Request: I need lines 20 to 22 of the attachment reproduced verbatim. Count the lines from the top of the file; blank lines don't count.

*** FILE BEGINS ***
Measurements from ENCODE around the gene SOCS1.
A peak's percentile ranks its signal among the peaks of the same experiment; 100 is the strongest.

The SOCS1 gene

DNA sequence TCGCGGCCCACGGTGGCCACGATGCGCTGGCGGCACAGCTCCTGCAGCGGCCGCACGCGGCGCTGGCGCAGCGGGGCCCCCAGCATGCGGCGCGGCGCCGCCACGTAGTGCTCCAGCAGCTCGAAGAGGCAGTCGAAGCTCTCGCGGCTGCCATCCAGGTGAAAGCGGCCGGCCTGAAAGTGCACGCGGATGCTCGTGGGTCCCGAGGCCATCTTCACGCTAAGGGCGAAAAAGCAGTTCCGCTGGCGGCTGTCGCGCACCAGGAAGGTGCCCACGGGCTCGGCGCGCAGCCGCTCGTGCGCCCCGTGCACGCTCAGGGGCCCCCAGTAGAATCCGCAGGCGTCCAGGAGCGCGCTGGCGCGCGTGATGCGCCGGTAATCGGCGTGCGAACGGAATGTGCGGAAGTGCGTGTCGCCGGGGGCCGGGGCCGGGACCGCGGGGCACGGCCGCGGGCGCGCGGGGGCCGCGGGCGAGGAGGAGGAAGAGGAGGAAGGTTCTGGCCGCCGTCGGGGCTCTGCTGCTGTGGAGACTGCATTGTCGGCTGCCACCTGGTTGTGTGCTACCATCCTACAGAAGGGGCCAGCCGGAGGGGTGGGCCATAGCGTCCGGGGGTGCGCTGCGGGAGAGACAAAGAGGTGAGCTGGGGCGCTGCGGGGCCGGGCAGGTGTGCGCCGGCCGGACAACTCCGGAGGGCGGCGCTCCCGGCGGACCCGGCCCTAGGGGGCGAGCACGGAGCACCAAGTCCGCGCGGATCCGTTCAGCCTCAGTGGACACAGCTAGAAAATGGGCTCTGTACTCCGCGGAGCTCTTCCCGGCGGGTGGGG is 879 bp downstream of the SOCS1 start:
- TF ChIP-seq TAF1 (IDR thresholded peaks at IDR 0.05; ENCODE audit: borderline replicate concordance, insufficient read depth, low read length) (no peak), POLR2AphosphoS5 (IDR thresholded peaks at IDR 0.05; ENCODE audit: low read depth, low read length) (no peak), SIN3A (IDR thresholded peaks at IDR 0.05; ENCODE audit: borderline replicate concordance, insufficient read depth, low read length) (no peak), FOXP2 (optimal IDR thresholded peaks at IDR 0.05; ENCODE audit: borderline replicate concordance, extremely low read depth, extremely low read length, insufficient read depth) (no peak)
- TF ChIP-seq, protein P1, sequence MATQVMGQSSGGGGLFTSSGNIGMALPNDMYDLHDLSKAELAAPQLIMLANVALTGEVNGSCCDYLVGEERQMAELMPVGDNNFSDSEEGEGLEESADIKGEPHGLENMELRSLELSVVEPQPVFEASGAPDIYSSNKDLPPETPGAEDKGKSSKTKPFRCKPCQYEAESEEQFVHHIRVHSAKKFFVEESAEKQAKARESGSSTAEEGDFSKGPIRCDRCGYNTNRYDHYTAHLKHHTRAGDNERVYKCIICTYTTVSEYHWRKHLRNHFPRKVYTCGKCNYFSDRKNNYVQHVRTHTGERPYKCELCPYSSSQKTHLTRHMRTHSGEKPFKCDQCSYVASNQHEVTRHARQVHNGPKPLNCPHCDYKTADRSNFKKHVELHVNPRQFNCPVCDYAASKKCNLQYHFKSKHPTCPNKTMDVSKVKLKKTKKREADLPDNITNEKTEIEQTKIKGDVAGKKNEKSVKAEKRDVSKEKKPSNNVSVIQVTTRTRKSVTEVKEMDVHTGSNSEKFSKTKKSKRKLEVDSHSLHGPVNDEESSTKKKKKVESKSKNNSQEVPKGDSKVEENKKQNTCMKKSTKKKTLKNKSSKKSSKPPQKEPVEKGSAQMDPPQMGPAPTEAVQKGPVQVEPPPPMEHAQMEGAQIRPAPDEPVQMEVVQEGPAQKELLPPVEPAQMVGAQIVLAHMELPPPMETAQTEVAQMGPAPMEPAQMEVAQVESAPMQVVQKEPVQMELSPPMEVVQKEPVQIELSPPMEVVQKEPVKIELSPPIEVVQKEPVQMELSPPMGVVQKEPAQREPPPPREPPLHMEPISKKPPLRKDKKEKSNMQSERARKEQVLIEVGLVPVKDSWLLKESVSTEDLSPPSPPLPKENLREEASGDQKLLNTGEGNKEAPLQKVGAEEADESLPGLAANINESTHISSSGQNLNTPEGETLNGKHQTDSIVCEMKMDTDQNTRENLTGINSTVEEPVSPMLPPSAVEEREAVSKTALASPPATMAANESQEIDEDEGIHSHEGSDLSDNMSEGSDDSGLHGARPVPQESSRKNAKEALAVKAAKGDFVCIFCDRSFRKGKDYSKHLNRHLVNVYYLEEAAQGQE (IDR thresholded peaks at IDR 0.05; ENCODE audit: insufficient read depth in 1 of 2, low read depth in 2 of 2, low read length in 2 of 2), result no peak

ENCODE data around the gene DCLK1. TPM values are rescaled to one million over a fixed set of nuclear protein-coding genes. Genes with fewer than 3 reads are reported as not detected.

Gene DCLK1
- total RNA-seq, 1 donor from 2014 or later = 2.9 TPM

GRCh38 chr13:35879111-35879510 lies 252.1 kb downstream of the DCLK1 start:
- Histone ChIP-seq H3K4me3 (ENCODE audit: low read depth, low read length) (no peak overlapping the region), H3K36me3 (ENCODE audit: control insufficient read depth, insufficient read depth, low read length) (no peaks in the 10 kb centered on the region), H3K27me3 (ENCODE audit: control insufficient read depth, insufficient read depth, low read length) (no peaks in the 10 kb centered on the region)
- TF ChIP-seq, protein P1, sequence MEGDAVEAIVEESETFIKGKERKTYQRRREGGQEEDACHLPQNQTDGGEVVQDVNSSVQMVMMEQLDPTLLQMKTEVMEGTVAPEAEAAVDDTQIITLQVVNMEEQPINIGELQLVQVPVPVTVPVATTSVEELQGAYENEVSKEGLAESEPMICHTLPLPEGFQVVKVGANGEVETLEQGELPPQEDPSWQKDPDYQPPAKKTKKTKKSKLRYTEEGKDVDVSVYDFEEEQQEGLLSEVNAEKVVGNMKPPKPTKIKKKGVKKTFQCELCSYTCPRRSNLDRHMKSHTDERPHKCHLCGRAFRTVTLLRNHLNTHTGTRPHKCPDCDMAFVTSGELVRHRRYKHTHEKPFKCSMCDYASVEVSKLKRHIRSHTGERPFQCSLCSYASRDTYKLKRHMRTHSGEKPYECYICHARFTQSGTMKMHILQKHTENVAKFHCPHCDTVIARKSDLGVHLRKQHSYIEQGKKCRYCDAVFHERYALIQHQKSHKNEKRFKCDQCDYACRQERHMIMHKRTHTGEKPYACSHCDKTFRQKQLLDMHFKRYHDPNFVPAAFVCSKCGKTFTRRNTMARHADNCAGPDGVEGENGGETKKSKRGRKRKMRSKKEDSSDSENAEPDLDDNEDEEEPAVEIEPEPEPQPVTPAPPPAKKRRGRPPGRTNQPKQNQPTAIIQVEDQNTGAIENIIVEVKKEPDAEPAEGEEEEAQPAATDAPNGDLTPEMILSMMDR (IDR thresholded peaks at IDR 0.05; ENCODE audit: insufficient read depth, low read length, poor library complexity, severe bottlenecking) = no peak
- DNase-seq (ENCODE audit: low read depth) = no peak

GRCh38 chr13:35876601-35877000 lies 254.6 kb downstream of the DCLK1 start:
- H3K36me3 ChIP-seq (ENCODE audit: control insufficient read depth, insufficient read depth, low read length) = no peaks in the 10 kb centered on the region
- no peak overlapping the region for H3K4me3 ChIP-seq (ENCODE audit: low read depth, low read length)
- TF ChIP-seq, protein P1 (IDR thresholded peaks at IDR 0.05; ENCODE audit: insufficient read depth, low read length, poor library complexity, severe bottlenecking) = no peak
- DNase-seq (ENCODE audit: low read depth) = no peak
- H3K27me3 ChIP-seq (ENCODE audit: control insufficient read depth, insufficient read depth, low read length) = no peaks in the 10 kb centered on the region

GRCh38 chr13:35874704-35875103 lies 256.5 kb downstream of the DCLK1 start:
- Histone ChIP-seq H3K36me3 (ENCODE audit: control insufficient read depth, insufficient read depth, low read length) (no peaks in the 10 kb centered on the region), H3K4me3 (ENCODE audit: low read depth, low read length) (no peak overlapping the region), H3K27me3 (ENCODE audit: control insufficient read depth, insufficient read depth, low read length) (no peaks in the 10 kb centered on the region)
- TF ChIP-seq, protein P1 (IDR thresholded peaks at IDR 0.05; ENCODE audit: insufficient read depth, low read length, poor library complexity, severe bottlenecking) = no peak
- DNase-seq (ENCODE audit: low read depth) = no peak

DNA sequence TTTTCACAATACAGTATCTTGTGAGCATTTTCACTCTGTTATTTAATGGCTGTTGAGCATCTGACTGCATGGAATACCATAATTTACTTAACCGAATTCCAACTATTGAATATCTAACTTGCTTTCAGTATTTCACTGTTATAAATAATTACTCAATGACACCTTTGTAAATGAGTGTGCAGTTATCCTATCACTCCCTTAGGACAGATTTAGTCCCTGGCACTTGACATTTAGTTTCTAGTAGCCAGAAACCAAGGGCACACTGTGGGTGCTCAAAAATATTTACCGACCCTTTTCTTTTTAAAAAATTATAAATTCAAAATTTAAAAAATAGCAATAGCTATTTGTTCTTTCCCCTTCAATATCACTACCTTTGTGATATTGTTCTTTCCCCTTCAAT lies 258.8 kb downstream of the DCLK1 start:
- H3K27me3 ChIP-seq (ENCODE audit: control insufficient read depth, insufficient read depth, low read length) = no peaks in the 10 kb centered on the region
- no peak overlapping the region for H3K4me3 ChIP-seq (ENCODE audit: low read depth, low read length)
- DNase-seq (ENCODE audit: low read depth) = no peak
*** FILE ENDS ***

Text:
GRCh38 chr13:35874704-35875103 lies 256.5 kb downstream of the DCLK1 start:
- Histone ChIP-seq H3K36me3 (ENCODE audit: control insufficient read depth, insufficient read depth, low read length) (no peaks in the 10 kb centered on the region), H3K4me3 (ENCODE audit: low read depth, low read length) (no peak overlapping the region), H3K27me3 (ENCODE audit: control insufficient read depth, insufficient read depth, low read length) (no peaks in the 10 kb centered on the region)
- TF ChIP-seq, protein P1 (IDR thresholded peaks at IDR 0.05; ENCODE audit: insufficient read depth, low read length, poor library complexity, severe bottlenecking) = no peak